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Travel to Dubai

Flying to Dubai

British Airways, Emirates, Qantas, Royal Brunei and Virgin Atlantic all operate direct flights to Dubai from the UK. If you're travelling from the USA, there are direct flights with Emirates. Peak travel periods include school half-terms, Christmas (inbound/outbound) and July (outbound), although good deals can be had during off-peak periods, such as Ramadan and the hottest months between June and September.

Flight times

From London - 7 hours; New York - 12 hours 40 minutes; Los Angeles - 15 hours 50 minutes; Toronto - 12 hours 50 minutes; Sydney - 14 hours 25 minutes.

Travel by road

The United Arab Emirates boasts an impressive network of first-class roads that connect major towns and villages, including a multi-lane highway between Dubai and Abu Dhabi.

Driving in the UAE is on the right-hand side. Speed limits are clearly displayed on road signs and are usually up to 60kph (37mph) in built-up areas, up to 120kph (75mph) on major roads, and up to 140kph (87mph) on motorways. Beware the abundant cameras which will flash should you exceed the limits. Certain minor traffic offences incur on-the-spot fines.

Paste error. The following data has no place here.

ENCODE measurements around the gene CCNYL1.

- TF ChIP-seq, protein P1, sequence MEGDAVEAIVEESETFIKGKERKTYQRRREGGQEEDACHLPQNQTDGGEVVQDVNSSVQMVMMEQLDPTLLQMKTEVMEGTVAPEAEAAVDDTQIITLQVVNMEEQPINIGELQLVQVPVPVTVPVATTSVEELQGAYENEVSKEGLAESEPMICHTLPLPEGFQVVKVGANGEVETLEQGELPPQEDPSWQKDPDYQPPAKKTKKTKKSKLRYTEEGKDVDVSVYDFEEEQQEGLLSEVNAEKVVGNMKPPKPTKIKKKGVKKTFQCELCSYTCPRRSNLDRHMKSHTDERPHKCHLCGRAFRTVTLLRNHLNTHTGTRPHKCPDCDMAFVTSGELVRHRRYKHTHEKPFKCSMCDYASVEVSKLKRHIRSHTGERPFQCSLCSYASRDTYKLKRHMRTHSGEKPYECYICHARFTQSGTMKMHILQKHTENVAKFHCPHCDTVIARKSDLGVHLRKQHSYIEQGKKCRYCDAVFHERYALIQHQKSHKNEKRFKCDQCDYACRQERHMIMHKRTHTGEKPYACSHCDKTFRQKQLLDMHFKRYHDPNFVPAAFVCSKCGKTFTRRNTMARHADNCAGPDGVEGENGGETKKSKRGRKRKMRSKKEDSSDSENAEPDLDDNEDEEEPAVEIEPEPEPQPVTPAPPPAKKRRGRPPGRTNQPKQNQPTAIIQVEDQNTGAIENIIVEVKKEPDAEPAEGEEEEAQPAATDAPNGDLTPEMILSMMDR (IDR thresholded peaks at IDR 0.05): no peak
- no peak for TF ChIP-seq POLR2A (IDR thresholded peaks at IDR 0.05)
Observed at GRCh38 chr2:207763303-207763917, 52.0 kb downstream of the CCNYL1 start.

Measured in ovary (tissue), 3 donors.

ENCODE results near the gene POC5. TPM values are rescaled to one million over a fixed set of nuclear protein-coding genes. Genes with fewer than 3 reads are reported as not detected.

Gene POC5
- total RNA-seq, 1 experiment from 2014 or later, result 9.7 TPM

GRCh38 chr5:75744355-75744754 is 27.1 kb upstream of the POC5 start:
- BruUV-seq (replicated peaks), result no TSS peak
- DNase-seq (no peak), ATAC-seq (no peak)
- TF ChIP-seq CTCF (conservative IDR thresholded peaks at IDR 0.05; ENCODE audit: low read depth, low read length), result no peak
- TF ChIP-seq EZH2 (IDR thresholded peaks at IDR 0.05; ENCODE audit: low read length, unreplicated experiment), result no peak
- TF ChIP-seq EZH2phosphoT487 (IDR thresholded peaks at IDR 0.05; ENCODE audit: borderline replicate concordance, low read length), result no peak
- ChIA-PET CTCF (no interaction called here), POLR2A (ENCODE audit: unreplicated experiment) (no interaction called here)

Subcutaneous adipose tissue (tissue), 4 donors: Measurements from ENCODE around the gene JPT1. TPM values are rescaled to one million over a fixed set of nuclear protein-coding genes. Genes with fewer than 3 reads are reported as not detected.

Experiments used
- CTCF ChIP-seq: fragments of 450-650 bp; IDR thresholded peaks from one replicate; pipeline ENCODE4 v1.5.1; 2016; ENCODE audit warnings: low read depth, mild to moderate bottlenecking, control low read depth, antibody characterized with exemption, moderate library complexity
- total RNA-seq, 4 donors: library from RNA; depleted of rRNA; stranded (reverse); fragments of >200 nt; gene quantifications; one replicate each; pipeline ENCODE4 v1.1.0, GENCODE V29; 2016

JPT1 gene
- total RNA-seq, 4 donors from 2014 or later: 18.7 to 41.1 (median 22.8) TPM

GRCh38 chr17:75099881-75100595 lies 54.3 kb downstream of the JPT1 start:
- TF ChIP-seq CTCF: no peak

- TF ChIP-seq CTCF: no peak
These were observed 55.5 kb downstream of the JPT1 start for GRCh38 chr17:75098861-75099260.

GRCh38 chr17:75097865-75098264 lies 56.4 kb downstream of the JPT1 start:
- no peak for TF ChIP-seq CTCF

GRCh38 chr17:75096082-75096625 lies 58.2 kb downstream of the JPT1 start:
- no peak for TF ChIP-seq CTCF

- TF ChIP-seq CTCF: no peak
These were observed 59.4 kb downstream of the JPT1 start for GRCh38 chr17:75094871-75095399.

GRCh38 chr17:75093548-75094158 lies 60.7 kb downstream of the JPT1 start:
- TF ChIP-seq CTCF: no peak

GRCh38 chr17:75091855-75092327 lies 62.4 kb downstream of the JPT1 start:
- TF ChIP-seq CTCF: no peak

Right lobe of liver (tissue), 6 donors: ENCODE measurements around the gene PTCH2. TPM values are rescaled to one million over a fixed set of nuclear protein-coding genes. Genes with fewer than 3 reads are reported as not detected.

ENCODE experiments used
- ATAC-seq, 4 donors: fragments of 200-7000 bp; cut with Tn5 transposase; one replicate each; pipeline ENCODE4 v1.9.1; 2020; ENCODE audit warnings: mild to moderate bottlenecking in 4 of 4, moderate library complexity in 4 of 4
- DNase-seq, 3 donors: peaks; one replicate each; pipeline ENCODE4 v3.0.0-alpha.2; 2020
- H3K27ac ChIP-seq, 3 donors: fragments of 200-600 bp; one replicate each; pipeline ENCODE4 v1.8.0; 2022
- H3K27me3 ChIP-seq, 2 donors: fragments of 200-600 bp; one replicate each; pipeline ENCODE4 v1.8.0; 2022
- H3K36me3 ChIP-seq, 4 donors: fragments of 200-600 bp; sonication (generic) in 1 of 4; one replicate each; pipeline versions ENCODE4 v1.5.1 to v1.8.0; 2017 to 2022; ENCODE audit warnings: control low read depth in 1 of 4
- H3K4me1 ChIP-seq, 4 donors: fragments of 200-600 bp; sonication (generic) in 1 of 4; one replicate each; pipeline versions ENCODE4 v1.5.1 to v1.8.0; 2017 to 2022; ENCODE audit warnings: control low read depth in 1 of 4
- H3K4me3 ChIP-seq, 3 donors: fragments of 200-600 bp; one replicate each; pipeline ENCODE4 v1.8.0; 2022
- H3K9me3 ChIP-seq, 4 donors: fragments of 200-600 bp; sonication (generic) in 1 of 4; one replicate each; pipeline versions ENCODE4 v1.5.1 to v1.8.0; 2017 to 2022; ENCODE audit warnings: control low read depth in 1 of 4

The police must be called to any road traffic accident (no matter how minor) and those involved in the accident must remain at the scene with their vehicles.

A valid International Driving Permit, valid national licence and passport are required to drive in Dubai. Visitors from many European, North American and Pan-Asian countries can obtain a temporary local driving licence if they do not have an international licence - a valid national licence, passport and two passport-size photographs are required to obtain this. Drivers must be over 18 years old. Third-party insurance is compulsory.

Arabian Automobile Association (tel: +971 4 266 9989; www.aaauae.com) can provide further information.

Emergency breakdown services

Arabian Automobile Association (tel: 800 4900, in the UAE only).

Routes

The E11 travels through Dubai from Abu Dhabi in the west and continues east to the Ras Al-Khaimah, near the Oman border. The E88 links Dubai with Sharjah, while the E66 connects the emirate with Al Ain. The fastest route from Fujairah is via the E84. 

Coaches

Buses for Muscat (capital of Oman) depart from the car park at the Airline Centre, Al-Maktoum Road, Deira. You can buy tickets from the driver or the Airline Centre. The Gold Souk Bus Station, off Al-Khor Street, and Al-Ghubaiba Bus Station, Al-Ghubaiba Road, are the main departure points for local and intercity services. Dubai Municipality (tel: 800 900, in the UAE only; www.dm.gov.ae) can provide further information.

Dubai Bus (tel: +971 800 9090; www.dubai-bus.com) runs regular inter-emirates buses between Abu Dhabi and Dubai.

Time to city

From Al Ain - 1 hour 40 minutes; Abu Dhabi - 1 hour 25 minutes; Muscat - 4 hours 30 minutes.

Travel by Rail

Services